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Hong Kong Security Chief: Article 23 Legislation Encompassing Espionage and Cyber Crimes

In an interview published today by Ta Kung Pao, Hong Kong Police Commissioner Chris Tang Ping-keung discussed the upcoming legislation regarding article 23 of the Basic Law. Tang stated that the legislation would take into account the recent situation in Hong Kong and the national security risks faced by the city from China.

He emphasized that individuals who pose a threat to China’s national security continue to engage in various forms of advocacy, infiltration, and collusion with foreign forces. Online platforms are frequently used to incite actions that endanger national security.

Tang noted that, in recent years, Hong Kong has experienced acts of “soft subversion” and that online discourse and publications can easily escalate tensions in society.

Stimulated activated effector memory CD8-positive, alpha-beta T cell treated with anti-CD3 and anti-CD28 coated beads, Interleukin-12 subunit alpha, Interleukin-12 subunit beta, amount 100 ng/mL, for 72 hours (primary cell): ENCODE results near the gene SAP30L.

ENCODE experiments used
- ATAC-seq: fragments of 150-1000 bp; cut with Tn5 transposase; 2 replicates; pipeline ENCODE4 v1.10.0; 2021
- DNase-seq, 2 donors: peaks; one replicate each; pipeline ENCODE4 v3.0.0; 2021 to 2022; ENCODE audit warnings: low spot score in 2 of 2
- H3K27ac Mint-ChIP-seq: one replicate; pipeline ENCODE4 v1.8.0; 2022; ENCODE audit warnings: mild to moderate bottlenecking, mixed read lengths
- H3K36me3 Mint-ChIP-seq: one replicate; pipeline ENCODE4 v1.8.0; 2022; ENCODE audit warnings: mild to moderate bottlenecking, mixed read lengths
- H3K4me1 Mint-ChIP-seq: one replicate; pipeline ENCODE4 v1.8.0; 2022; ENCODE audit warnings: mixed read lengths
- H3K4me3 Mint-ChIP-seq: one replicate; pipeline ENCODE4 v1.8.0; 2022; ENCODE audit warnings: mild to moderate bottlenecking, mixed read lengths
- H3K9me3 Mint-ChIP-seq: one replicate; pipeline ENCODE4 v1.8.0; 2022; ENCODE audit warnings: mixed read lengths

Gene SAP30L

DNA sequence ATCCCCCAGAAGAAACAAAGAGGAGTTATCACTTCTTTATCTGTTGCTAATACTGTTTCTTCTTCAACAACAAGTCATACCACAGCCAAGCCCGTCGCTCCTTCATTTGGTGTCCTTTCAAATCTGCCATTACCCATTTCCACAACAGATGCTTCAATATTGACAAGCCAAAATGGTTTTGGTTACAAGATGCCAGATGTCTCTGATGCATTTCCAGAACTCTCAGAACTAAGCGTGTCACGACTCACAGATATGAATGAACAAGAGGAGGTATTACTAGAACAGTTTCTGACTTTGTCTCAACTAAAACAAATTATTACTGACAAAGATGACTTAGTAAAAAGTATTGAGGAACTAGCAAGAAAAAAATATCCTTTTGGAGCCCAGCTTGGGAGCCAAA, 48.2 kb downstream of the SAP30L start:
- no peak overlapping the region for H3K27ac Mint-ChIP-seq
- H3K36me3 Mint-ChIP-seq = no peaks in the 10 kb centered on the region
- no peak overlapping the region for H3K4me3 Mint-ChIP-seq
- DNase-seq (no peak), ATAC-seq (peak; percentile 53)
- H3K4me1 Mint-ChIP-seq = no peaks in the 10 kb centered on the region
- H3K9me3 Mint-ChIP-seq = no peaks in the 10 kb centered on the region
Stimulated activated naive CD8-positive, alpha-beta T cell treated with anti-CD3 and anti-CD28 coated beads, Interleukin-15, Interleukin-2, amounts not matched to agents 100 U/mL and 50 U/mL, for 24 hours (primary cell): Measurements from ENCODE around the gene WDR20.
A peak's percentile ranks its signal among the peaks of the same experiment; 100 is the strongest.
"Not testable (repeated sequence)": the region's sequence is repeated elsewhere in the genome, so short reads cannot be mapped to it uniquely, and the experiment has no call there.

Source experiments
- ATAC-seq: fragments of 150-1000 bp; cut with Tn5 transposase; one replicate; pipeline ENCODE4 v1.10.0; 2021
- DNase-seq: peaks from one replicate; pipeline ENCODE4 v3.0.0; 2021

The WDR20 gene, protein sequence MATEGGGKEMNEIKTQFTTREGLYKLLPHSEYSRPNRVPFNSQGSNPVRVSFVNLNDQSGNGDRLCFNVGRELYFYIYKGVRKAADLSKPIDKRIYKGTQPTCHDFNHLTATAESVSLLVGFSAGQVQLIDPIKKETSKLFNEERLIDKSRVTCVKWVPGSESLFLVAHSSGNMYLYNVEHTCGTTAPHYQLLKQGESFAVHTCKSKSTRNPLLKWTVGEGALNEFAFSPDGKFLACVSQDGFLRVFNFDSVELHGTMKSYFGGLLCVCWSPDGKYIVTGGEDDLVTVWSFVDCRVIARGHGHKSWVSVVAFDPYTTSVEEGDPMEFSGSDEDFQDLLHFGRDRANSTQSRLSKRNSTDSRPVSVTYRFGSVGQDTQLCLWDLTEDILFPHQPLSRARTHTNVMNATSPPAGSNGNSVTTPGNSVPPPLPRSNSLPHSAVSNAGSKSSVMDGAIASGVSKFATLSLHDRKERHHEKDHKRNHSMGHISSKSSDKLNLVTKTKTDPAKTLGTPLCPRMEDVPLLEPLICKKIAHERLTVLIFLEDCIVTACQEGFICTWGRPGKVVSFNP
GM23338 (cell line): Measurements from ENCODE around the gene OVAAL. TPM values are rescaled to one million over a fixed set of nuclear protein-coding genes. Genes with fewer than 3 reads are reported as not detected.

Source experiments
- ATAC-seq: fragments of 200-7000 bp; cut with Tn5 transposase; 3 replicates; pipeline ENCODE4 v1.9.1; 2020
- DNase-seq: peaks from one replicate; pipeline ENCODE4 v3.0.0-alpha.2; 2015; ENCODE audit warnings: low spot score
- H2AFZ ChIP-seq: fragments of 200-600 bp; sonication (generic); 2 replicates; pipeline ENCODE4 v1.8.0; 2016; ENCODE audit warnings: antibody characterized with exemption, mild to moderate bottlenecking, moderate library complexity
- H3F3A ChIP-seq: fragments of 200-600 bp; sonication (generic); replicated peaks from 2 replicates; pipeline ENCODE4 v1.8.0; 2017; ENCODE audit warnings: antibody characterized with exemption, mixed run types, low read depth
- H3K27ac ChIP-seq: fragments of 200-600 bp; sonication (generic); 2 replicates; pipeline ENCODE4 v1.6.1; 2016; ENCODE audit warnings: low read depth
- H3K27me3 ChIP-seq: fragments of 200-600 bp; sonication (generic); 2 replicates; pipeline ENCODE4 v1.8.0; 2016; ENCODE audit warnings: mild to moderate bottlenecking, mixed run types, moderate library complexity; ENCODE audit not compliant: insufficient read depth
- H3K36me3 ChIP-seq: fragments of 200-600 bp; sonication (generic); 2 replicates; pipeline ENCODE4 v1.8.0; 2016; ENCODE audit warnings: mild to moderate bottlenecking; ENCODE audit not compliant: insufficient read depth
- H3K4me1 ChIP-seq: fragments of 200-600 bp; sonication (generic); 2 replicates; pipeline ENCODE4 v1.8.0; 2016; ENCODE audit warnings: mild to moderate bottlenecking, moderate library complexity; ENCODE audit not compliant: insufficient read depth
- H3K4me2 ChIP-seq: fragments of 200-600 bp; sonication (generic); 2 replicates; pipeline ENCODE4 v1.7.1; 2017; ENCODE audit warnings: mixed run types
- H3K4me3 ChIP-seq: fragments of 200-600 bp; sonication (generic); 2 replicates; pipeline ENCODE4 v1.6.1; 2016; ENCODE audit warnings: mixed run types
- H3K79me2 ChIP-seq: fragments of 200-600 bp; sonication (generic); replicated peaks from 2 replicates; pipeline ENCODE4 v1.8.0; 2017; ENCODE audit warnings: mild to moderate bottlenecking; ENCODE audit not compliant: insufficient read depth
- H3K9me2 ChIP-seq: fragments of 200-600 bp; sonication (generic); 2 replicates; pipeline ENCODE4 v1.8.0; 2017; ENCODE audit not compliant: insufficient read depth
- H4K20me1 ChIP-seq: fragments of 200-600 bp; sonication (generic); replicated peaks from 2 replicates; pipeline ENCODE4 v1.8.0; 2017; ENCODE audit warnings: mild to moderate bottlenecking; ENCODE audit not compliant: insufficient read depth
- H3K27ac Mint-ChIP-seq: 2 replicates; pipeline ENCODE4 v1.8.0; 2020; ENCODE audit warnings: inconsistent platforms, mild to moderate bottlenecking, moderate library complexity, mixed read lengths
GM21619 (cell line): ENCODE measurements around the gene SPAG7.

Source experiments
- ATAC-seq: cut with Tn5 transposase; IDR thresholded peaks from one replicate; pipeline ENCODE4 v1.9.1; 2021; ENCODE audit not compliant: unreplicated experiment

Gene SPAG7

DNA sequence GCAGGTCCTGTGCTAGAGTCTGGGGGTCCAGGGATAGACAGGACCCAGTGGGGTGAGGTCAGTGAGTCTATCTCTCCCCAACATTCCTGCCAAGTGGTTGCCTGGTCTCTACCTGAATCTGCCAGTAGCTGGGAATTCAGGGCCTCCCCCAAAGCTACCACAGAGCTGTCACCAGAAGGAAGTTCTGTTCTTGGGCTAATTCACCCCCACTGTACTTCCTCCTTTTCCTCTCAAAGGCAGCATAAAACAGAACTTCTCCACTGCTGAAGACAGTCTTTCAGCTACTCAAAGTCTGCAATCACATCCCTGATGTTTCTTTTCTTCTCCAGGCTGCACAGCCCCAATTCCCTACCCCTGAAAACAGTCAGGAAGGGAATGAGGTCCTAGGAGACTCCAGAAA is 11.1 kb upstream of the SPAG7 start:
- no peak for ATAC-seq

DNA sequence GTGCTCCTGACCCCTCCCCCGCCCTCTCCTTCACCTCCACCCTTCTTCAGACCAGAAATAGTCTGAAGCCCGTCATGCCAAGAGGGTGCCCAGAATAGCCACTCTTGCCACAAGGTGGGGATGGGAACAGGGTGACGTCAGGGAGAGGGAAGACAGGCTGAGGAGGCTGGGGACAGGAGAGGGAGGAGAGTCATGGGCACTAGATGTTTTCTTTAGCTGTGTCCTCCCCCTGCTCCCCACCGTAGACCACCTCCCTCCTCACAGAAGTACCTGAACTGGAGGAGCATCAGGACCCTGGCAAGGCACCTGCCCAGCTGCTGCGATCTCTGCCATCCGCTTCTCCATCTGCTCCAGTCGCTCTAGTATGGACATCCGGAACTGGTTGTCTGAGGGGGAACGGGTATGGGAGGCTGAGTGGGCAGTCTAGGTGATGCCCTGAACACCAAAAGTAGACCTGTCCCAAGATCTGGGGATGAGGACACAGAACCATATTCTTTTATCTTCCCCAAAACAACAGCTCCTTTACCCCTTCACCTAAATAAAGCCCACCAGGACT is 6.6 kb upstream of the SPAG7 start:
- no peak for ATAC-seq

He also highlighted the significance of espionage risks and mentioned that intelligence agencies from other countries have openly expressed their intention to recruit secret agents from different nations and organizations globally, in order to gather sensitive information about China.

Therefore, the Hong Kong government is examining areas not covered by the existing national security law and current legislation, such as espionage activities and gaps related to online platforms. The aim is to develop effective and pragmatic measures and provisions to enhance the mechanisms for safeguarding national security.

Tang stated that, among the seven categories of behaviors that should be legislated under Article 23 of the Basic Law, the Hong Kong national security law covers two: secession and subversion of the central government in Beijing. However, the existing local laws only cover certain aspects, indicating the need for further improvement.

Chief Executive Carrie Lam previously stated that the legislation for the article should be completed no later than next year.

Source: Ta Kung Pao (Hong Kong), July, 3, 2023